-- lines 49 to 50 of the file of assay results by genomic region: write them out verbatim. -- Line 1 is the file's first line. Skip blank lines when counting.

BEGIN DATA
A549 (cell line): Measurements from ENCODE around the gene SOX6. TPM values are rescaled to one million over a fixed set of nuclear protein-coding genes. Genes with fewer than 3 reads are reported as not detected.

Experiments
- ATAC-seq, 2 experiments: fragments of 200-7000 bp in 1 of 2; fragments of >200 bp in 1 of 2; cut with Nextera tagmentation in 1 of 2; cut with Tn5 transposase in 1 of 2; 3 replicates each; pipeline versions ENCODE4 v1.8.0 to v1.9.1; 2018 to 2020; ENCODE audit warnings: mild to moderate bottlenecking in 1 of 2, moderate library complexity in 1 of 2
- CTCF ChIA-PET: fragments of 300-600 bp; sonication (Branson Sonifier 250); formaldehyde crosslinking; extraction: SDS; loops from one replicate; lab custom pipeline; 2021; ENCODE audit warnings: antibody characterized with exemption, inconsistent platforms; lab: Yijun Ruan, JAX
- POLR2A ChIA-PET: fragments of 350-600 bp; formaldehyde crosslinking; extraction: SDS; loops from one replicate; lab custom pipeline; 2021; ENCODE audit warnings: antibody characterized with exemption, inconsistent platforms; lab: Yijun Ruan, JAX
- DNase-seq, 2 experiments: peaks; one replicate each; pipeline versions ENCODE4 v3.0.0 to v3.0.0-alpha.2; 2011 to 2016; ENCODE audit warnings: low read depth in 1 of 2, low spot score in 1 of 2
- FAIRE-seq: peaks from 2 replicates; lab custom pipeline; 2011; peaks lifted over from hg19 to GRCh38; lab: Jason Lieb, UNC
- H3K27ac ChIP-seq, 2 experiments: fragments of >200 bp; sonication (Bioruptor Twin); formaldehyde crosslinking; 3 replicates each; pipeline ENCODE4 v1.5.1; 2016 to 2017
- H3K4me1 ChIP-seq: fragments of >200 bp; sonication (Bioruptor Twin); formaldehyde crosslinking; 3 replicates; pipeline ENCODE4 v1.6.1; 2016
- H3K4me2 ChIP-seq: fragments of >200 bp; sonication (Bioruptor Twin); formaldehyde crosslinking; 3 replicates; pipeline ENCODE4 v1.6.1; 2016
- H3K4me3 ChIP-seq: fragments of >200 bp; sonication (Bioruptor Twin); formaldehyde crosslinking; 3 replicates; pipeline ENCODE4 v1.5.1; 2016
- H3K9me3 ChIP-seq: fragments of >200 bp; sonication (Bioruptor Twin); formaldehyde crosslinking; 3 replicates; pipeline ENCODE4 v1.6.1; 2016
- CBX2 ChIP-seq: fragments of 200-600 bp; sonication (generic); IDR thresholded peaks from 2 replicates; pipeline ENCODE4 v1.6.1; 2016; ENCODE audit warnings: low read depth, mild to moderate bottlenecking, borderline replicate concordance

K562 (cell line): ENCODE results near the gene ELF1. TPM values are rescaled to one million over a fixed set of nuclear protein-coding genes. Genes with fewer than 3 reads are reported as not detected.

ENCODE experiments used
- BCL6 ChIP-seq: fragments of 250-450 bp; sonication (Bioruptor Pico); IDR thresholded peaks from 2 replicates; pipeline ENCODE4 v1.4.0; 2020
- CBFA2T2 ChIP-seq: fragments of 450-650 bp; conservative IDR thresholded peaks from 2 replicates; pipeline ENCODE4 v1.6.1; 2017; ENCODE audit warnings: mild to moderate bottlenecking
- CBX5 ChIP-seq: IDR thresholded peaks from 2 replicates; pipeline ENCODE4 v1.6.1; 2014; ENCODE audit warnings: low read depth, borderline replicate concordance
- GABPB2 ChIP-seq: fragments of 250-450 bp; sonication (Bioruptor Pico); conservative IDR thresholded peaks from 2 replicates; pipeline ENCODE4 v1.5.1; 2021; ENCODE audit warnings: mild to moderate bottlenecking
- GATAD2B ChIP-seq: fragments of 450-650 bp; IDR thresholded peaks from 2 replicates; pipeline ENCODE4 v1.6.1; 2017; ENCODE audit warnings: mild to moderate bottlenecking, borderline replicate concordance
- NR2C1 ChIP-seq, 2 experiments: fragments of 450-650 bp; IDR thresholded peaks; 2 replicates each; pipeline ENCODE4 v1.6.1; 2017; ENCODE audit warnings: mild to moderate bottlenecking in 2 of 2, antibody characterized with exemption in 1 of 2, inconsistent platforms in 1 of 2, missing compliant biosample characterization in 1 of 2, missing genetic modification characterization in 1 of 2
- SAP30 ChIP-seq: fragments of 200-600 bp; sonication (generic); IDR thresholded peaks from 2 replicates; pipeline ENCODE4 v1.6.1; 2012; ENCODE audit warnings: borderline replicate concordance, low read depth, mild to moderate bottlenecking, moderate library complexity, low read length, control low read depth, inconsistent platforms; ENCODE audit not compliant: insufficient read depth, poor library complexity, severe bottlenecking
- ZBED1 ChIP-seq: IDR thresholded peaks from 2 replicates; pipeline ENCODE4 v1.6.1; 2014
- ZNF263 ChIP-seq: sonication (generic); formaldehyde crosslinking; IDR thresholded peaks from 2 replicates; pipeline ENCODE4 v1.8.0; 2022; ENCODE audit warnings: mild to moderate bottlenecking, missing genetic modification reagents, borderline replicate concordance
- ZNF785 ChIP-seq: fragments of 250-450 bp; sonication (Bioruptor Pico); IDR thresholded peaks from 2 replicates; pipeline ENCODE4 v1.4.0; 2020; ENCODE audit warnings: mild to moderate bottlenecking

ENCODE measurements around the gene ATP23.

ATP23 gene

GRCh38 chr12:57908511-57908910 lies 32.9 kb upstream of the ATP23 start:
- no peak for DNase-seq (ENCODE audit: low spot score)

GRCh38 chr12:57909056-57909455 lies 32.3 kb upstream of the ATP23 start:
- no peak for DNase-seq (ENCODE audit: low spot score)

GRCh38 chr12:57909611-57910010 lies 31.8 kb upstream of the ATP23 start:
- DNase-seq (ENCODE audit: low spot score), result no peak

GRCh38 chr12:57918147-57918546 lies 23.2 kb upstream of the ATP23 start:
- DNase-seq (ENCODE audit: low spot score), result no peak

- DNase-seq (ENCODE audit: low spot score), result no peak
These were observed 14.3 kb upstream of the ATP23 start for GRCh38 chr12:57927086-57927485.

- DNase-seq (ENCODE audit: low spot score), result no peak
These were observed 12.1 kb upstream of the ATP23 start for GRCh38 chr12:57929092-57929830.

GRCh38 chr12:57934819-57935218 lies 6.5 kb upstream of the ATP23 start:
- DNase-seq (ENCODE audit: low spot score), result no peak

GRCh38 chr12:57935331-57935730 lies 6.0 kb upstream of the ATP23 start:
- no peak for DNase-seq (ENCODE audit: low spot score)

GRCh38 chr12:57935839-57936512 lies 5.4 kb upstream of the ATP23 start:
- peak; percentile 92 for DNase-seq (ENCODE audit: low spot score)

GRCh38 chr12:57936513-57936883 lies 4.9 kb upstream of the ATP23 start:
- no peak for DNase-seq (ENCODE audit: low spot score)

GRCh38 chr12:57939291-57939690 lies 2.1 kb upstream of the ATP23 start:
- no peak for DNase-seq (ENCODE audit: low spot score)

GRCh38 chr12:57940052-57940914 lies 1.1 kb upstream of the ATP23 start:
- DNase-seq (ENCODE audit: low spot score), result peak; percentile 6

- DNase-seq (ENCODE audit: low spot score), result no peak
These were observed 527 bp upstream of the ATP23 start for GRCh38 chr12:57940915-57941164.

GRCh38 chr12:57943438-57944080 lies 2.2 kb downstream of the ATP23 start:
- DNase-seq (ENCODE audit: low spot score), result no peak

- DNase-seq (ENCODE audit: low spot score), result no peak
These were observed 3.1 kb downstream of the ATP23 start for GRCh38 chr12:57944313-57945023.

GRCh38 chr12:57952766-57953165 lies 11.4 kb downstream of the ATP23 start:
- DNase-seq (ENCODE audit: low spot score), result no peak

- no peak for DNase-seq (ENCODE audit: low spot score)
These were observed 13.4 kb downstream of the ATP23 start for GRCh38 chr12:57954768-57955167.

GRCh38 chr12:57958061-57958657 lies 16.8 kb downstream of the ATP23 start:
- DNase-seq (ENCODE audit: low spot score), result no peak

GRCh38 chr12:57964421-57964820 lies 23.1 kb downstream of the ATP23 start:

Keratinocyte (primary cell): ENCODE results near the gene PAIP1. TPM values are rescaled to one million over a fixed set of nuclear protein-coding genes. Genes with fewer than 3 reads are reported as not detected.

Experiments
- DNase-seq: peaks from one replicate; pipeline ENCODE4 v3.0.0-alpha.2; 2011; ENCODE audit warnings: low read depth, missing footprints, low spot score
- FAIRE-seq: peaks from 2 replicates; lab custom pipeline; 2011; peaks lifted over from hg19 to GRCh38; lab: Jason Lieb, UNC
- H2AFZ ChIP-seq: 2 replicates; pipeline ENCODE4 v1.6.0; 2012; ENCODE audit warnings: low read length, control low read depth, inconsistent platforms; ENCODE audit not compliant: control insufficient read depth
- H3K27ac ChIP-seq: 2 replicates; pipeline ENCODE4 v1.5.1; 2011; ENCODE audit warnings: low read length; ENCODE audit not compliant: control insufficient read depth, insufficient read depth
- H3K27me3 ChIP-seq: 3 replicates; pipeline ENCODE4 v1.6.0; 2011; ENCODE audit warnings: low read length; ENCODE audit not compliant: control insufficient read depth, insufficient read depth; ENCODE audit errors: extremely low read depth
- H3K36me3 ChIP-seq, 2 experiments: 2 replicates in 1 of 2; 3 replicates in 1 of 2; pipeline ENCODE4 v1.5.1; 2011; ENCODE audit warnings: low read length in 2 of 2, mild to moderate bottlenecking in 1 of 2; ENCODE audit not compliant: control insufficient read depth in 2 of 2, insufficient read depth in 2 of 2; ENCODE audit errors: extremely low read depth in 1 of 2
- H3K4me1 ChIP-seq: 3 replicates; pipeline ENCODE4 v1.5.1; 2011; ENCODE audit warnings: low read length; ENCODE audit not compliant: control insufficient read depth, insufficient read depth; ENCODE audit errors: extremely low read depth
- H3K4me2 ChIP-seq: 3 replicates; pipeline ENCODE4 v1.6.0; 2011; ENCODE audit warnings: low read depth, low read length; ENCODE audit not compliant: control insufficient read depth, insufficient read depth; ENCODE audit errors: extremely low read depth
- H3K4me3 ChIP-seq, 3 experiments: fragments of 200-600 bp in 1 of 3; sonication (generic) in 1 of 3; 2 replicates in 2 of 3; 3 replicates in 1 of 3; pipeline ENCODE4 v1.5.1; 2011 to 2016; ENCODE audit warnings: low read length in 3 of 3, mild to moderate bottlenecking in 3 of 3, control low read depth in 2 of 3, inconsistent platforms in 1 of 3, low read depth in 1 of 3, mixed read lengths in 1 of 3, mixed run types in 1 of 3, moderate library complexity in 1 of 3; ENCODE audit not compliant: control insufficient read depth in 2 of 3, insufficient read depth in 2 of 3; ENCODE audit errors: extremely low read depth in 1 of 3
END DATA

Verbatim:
- no peak for DNase-seq (ENCODE audit: low spot score)

GRCh38 chr12:57940052-57940914 lies 1.1 kb upstream of the ATP23 start: